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Posted: Apr 5 2012, 06:22 AM
Group: Senior Member
Member No.: 35
Joined: 7-August 08
This is an interesting article. It doesn't belong on this particular board, or does it? Truth is, I don't really know where to put it, but I do want to share it with you.
My mother wanted to die, but the doctors wouldn't let her. At least that's the way it seemed to me as I stood by her bed in an intensive-care unit at a hospital in Hilton Head, S.C., five years ago. My mother was 79, a longtime smoker who was dying of emphysema. She knew that her quality of life was increasingly tethered to an oxygen tank, that she was losing her ability to get about, and that she was slowly drowning. The doctors at her bedside were recommending various tests and procedures to keep her alive, but my mother, with a certain firmness I recognized, said no. She seemed puzzled and a bit frustrated that she had to be so insistent on her own demise.
The hospital at my mother's assisted-living facility was sustained by Medicare, which pays by the procedure. I don't think the doctors were trying to be greedy by pushing more treatments on my mother. That's just the way the system works. The doctors were responding to the expectations of almost all patients. As a doctor friend of mine puts it, "Americans want the best, they want the latest, and they want it now." We expect doctors to make heroic efforts—especially to save our lives and the lives of our loved ones.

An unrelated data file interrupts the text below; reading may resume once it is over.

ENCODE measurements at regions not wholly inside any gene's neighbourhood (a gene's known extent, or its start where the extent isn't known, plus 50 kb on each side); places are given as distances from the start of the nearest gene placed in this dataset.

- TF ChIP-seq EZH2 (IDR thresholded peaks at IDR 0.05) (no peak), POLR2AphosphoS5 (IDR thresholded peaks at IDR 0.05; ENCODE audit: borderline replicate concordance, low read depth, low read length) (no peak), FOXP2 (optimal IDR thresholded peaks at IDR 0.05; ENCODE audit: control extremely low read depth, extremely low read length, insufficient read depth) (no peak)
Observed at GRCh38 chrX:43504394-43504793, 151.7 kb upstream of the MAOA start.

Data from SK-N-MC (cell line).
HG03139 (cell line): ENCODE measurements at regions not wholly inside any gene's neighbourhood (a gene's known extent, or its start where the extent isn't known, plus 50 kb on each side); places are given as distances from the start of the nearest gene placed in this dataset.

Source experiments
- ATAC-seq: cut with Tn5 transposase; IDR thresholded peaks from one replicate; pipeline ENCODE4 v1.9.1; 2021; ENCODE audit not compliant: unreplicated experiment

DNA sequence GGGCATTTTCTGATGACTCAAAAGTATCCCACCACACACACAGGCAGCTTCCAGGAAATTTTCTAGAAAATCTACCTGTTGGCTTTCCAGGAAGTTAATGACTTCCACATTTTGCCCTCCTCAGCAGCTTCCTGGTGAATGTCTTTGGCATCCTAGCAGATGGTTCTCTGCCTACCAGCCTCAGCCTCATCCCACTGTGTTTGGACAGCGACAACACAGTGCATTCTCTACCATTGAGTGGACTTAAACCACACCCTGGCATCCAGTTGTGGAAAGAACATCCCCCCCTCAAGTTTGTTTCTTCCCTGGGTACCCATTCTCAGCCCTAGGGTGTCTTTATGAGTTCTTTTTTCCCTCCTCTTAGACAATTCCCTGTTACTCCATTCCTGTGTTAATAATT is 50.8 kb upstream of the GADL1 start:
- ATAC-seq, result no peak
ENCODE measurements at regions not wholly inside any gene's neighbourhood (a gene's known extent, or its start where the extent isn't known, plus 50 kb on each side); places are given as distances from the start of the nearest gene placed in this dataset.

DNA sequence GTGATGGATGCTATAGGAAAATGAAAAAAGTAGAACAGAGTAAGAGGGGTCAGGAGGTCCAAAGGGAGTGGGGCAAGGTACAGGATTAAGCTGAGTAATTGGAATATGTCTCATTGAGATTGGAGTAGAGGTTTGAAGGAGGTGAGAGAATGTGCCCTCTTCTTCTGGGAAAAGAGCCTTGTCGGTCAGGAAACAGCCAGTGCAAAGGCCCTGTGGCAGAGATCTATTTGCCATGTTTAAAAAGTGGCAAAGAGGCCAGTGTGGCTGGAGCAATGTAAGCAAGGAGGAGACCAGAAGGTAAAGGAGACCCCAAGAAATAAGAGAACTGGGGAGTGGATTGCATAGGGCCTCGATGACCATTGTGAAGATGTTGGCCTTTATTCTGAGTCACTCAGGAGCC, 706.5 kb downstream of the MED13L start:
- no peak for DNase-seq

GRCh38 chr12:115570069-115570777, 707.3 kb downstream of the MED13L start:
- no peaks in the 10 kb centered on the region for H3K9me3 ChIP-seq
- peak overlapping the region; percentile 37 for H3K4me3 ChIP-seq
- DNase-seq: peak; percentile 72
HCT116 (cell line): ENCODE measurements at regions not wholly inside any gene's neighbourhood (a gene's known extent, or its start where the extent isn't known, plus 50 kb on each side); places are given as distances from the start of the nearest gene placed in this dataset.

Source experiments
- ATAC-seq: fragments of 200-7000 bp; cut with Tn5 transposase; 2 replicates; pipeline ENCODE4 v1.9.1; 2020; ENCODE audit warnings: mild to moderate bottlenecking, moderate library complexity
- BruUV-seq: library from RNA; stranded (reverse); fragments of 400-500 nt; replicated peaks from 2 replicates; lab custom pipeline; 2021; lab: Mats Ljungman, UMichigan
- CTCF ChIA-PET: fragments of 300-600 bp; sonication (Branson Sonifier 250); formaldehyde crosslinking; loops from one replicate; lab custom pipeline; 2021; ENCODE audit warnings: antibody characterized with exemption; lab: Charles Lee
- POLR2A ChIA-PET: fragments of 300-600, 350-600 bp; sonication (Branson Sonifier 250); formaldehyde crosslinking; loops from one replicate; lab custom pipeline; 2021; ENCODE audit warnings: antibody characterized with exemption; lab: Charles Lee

The idea that we might ration health care to seniors (or anyone else) is political anathema. Politicians do not dare breathe the R word, lest they be accused—however wrongly—of trying to pull the plug on Grandma. But the need to spend less money on the elderly at the end of life is the elephant in the room in the health-reform debate. Everyone sees it but no one wants to talk about it. At a more basic level, Americans are afraid not just of dying, but of talking and thinking about death. Until Americans learn to contemplate death as more than a scientific challenge to be overcome, our health-care system will remain unfixable.
Posted: Apr 6 2012, 04:45 AM
Member No.: 4
Joined: 5-July 08
There are times when tos best interest or according too much medical intervention is NOT in the patient best interests or wishes.however as soon as you start puttng the pen to paper and legally allowing doctors to limit the amount of care /meds etc then you are on a VERY short road to hell. How many poloticians have agreed to this as long as it doesnt affect them???
As for the argument that the money is best spent on the young ...who paid in the money in the first place ?????